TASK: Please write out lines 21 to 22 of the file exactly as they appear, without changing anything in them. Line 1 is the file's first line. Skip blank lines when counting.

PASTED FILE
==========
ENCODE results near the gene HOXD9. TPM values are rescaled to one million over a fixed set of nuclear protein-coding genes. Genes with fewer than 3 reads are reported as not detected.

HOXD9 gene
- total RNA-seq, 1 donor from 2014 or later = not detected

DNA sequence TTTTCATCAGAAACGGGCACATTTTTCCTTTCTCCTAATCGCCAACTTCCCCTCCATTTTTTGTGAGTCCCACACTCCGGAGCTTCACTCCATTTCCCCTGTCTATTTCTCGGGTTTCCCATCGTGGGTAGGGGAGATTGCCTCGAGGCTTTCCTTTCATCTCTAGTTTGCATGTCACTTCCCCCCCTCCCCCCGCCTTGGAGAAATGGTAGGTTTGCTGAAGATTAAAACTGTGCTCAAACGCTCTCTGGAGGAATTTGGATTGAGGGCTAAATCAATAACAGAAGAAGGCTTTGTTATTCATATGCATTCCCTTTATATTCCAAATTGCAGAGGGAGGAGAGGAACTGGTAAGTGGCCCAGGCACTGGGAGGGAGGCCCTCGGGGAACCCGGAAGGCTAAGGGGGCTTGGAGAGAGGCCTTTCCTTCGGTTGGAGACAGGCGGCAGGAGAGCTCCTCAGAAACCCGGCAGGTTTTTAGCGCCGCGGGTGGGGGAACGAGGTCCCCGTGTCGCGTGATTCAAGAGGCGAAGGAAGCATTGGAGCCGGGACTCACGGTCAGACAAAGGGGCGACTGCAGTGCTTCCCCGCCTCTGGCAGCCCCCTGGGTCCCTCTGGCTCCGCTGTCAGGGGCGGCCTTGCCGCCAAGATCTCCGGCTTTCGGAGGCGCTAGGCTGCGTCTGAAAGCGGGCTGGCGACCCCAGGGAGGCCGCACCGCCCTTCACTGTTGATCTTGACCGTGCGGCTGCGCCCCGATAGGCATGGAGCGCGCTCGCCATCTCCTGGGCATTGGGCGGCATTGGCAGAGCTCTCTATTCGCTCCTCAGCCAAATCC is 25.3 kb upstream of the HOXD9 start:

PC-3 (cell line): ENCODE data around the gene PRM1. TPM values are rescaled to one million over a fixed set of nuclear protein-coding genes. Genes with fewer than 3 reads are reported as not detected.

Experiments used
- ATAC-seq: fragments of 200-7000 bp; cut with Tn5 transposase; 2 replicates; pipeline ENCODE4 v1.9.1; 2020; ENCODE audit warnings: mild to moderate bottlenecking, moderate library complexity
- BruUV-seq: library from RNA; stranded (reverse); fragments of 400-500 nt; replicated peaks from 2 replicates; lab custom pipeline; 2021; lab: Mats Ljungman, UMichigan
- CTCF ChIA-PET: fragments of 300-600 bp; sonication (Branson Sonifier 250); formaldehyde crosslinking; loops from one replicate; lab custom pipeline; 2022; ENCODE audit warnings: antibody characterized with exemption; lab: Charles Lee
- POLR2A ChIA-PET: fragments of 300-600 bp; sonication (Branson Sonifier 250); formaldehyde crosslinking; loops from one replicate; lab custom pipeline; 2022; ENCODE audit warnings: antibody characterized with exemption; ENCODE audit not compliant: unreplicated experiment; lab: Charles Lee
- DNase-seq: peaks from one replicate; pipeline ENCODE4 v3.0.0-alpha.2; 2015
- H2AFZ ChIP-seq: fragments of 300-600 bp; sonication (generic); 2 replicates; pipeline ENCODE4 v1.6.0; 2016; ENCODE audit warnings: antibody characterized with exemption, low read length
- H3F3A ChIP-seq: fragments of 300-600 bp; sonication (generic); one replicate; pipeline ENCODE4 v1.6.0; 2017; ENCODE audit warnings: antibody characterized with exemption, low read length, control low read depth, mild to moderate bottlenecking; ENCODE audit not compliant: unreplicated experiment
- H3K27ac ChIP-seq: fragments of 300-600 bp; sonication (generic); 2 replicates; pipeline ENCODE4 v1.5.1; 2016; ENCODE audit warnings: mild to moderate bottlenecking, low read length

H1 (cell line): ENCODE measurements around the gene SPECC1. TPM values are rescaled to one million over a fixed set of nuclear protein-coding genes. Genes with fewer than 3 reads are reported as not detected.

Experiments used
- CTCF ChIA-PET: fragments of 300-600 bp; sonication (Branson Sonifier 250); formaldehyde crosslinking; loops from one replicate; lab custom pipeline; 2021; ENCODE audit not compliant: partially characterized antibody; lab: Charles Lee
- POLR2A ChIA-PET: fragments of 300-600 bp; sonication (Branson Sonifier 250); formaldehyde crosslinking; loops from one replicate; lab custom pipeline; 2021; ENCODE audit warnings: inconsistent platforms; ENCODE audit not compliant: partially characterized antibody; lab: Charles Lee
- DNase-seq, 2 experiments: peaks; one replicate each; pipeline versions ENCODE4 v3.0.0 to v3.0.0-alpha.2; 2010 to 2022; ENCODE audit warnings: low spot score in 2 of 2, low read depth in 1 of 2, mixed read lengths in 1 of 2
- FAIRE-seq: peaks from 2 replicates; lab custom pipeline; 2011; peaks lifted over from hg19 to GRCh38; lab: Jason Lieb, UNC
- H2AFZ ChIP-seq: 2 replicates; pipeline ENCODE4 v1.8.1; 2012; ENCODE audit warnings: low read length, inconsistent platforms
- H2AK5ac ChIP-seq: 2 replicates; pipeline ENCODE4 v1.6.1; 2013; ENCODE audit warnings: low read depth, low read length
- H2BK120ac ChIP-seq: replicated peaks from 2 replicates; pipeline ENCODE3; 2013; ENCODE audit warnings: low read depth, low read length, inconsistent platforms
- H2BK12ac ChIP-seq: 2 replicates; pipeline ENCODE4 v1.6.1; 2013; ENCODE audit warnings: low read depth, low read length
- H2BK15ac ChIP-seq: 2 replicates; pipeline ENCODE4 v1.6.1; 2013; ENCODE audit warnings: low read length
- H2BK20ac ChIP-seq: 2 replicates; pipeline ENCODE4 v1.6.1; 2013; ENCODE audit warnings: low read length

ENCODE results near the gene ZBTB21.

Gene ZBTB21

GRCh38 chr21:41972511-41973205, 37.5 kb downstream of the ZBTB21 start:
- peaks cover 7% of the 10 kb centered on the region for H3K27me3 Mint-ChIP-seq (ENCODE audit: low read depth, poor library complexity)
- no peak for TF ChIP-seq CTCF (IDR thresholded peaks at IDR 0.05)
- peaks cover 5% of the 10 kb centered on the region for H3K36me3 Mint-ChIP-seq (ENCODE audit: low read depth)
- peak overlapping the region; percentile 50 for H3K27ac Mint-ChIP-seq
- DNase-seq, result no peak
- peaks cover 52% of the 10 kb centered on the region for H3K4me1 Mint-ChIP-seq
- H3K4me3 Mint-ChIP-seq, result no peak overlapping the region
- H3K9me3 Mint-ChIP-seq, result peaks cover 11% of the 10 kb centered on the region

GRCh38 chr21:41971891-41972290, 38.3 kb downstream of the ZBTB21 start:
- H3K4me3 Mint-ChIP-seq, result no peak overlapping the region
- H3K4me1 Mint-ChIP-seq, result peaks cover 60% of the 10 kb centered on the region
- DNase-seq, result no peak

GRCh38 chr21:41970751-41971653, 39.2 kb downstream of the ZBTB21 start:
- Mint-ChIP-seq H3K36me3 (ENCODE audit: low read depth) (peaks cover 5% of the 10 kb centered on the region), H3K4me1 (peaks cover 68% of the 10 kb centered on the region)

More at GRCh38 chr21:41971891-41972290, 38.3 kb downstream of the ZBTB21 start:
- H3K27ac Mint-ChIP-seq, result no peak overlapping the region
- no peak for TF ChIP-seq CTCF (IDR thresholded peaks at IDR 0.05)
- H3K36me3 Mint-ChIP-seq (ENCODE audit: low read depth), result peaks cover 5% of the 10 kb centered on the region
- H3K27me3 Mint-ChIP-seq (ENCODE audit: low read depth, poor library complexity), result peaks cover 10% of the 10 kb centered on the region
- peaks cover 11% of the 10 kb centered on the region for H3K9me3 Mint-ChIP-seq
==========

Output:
- H2AFZ ChIP-seq: 2 replicates; pipeline ENCODE4 v1.8.1; 2012; ENCODE audit warnings: low read length, inconsistent platforms
- H2AK5ac ChIP-seq: 2 replicates; pipeline ENCODE4 v1.6.1; 2013; ENCODE audit warnings: low read depth, low read length